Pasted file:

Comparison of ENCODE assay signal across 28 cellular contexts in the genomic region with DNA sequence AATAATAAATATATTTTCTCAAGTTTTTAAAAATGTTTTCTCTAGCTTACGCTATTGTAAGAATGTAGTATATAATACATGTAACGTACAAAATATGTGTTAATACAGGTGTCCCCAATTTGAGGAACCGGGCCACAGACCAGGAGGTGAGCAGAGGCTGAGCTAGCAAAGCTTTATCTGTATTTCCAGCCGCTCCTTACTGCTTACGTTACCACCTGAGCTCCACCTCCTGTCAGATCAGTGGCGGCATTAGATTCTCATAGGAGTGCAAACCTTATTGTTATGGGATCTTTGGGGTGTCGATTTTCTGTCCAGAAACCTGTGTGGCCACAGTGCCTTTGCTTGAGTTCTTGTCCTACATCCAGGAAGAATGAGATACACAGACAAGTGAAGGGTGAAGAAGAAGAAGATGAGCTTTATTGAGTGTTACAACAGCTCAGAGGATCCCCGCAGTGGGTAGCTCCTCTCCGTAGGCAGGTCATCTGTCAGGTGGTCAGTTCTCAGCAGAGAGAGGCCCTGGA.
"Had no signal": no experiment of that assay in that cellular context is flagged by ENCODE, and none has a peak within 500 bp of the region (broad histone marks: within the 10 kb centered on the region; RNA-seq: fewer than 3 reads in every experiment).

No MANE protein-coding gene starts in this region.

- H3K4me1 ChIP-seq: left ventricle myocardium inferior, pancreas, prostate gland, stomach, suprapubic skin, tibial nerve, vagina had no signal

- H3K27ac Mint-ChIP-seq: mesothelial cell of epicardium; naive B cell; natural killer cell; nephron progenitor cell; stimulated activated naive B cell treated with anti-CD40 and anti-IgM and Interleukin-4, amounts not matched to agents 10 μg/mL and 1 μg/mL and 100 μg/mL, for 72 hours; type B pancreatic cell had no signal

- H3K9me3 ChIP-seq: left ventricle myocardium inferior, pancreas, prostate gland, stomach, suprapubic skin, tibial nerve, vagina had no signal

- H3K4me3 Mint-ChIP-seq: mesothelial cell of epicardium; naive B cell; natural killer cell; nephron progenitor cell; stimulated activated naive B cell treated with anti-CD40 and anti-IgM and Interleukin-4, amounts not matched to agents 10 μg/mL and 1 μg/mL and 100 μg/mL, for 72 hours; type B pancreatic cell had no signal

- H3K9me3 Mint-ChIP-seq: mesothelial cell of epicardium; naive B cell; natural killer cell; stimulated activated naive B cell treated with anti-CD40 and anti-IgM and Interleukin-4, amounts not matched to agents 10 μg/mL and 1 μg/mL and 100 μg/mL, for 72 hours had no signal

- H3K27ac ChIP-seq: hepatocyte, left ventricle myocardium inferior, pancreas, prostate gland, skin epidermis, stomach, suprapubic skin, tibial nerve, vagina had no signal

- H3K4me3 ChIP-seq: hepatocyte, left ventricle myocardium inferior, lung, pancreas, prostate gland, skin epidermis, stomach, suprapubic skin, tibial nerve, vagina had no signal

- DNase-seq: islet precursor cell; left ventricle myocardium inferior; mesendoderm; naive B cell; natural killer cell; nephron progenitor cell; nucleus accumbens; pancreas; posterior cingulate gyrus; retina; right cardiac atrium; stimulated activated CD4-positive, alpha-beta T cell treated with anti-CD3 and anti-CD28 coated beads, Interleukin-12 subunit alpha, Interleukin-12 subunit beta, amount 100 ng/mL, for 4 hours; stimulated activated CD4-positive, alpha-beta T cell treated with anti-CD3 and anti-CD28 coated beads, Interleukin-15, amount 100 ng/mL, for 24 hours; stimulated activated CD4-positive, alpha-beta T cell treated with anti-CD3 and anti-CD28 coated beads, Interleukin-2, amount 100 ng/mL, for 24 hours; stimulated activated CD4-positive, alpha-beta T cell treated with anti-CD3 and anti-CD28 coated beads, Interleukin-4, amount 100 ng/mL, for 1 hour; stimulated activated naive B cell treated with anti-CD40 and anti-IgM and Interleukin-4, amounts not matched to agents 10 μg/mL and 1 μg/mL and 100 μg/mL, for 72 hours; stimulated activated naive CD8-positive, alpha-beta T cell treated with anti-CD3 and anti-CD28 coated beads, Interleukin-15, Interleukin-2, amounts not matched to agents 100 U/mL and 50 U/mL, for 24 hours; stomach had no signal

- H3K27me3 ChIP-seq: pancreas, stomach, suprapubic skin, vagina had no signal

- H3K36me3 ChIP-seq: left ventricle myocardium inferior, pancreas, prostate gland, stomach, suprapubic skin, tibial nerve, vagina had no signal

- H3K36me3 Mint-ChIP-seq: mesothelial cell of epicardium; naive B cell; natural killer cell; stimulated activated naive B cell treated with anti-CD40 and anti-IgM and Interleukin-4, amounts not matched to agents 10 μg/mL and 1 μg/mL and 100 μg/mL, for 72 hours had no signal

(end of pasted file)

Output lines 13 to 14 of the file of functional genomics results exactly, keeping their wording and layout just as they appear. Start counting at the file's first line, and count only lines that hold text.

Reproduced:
- H3K36me3 ChIP-seq: left ventricle myocardium inferior, pancreas, prostate gland, stomach, suprapubic skin, tibial nerve, vagina had no signal

- H3K36me3 Mint-ChIP-seq: mesothelial cell of epicardium; naive B cell; natural killer cell; stimulated activated naive B cell treated with anti-CD40 and anti-IgM and Interleukin-4, amounts not matched to agents 10 μg/mL and 1 μg/mL and 100 μg/mL, for 72 hours had no signal